Getting back to my story about the class tour, eventually we engaged in a discussion about how we in the U.S. can use sustainable methods to assist other nations around the world. The thought was those of us with means should be leaders for those that live in countries where weak infrastructures and economies inhibit sustainable living. It was a noble thought. However, I mentioned we should also consider these relationships as learning experiences as much as philanthropy. What can we learn from other individuals like my father-in-law about “living green”? Here in the U.S., we shouldn’t assume that we are the unequaled leaders of sustainable practice. Yes, we certainly have the resources, but there are definitely others around the world, especially in Latin America, that have been “living la vida verde” for quite some time.

May 232011

The 2010 Latina Shopper Study
The only in-depth segmentation of Latina women in the U.S. based on shopping behavior and acculturation level.

May 24, 2011
1-2pm EST

Co-presented by
Jackie Bird, CEO of Redbean Society
David Morse, CEO of New American Dimensions

To Register Visit:

May 192011

José and Gloria Pérez moved to Tulsa, Oklahoma in 1965. The young couple went north seeking adventure when José was transferred from McAllen, Texas to work as a mechanic at an aircraft repair shop in Tulsa. The change was sudden, but after spending more than 45 years in Tulsa, the Pérez family became a true treasure for their community.

“When we arrived in Tulsa, there were no more than 20 Hispanic families in the city, and racism was very tough. I remember that we ‘Mexicans,’ as they called us, suffered ugly discrimination,” said José Pérez, who is now retired.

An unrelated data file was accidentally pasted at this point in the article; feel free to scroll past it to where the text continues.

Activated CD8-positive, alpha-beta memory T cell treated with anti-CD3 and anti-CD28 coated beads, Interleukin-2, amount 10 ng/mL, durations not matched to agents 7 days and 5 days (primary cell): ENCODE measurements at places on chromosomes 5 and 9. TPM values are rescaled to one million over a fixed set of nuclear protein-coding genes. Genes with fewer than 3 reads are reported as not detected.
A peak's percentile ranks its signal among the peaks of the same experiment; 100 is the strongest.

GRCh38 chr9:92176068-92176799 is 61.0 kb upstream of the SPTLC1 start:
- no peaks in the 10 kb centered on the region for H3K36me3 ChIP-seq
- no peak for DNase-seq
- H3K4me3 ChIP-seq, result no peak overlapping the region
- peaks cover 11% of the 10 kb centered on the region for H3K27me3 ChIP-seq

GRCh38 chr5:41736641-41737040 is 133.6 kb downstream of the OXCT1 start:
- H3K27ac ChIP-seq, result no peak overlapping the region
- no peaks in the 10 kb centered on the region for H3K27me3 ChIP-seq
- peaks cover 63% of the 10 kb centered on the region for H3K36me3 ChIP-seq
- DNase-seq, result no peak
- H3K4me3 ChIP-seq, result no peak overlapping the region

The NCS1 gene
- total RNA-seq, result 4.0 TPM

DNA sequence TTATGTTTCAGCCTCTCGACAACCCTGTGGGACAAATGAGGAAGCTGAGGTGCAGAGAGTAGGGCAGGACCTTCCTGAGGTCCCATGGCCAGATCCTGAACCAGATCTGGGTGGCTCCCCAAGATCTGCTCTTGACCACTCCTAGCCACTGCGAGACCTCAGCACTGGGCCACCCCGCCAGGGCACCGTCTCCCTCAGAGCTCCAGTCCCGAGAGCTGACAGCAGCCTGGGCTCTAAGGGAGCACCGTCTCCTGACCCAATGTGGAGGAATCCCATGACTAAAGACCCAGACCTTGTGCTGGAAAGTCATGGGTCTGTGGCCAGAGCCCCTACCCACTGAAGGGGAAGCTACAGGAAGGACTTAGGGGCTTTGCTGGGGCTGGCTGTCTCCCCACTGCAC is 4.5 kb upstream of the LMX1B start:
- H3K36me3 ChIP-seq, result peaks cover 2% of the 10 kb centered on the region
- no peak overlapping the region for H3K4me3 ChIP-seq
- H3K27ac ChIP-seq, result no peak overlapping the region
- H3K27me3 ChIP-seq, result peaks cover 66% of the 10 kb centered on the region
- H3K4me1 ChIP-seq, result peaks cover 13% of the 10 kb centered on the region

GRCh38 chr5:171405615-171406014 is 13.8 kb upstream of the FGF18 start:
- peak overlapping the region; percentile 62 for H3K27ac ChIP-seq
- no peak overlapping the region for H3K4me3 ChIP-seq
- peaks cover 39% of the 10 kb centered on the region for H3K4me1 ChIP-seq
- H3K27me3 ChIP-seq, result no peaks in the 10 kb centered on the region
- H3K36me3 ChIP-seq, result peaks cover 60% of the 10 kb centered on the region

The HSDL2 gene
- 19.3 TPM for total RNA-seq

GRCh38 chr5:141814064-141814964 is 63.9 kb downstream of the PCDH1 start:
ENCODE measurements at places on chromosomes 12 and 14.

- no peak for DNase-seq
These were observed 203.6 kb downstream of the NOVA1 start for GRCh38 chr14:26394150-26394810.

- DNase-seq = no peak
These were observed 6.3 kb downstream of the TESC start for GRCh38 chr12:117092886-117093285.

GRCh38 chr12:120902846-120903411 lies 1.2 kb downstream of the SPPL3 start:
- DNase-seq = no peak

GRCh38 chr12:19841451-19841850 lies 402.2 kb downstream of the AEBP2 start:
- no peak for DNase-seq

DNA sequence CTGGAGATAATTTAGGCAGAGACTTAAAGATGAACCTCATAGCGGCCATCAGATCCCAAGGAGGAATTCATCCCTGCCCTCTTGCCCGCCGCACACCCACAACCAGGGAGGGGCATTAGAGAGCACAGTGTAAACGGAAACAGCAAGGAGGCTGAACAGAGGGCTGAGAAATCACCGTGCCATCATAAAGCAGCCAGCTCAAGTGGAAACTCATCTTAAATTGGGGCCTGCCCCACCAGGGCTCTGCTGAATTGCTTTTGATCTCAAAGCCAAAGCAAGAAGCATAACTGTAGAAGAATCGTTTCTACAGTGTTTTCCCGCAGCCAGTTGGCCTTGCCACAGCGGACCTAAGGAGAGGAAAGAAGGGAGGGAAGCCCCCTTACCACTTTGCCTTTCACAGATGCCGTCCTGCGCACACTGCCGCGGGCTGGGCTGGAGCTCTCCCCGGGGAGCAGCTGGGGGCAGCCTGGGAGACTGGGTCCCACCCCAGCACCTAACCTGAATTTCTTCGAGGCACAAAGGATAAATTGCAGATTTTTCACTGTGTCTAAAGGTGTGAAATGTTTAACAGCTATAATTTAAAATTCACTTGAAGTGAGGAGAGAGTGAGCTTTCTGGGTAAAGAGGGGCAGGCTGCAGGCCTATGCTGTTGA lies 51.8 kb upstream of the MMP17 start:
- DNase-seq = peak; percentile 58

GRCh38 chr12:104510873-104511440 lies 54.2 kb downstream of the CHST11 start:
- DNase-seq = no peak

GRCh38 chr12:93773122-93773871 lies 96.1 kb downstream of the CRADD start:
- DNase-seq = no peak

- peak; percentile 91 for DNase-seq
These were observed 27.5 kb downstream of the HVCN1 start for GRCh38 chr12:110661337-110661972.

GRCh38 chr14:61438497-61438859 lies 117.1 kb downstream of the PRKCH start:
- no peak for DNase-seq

“I remember that they had areas for ‘Mexicans’ in the restaurants, we could not drink water from the same fountains as the Anglos and Hispanic children were seated separately from other students,” he added.

During his almost five decades in Tulsa, José has had many experiences and seen up close the development of the city’s Hispanic community. Since they arrived in Tulsa, the Pérezes have helped their community through their church, all while bringing up their five children.

José said that many Hispanics began immigrating to Tulsa when the city started growing during the 1970s and workers were needed for new construction. It was during this time that the Pérezes decided to become more involved in community activities.

“The people who were coming, most of them from Mexico, did not have anywhere to turn to for help, and they were the victims of many injustices. Some times people did not pay them for their work, did not want to treat them in hospitals, treated them very badly when they were in jail, and at times they didn’t even have a place to live,” said Gloria.

“With the support of the Our Lady of Guadalupe Church here in Tulsa, we went to hospitals to interpret for people; visited jails to help those under arrest; and offered services to families who were struggling because they didn’t have clothes, food and housing,” she said.

The Pérezes have not stopped helping their community throughout their 55 years of married life. In 1982, José founded the city’s first community club, Tulsa Hispanic Lions Club, which is an association with 15 Hispanic members that organizes fundraising events to benefit low-income families.

“Tulsa’s immigrants need help because there is still much injustice. But today, our community also fills us with pride because it is increasingly stronger and has been earning an important place with hard work,” concluded José.

The above is from impreMedia’s ground breaking series, “The Future is Now/El futuro es ahora”.  Every week we will visit a different state and explore the lives of Latinos and the impact they are having.  This week we went to Oklahoma.  It was written by  Gustavo Rangel/ Rumbo.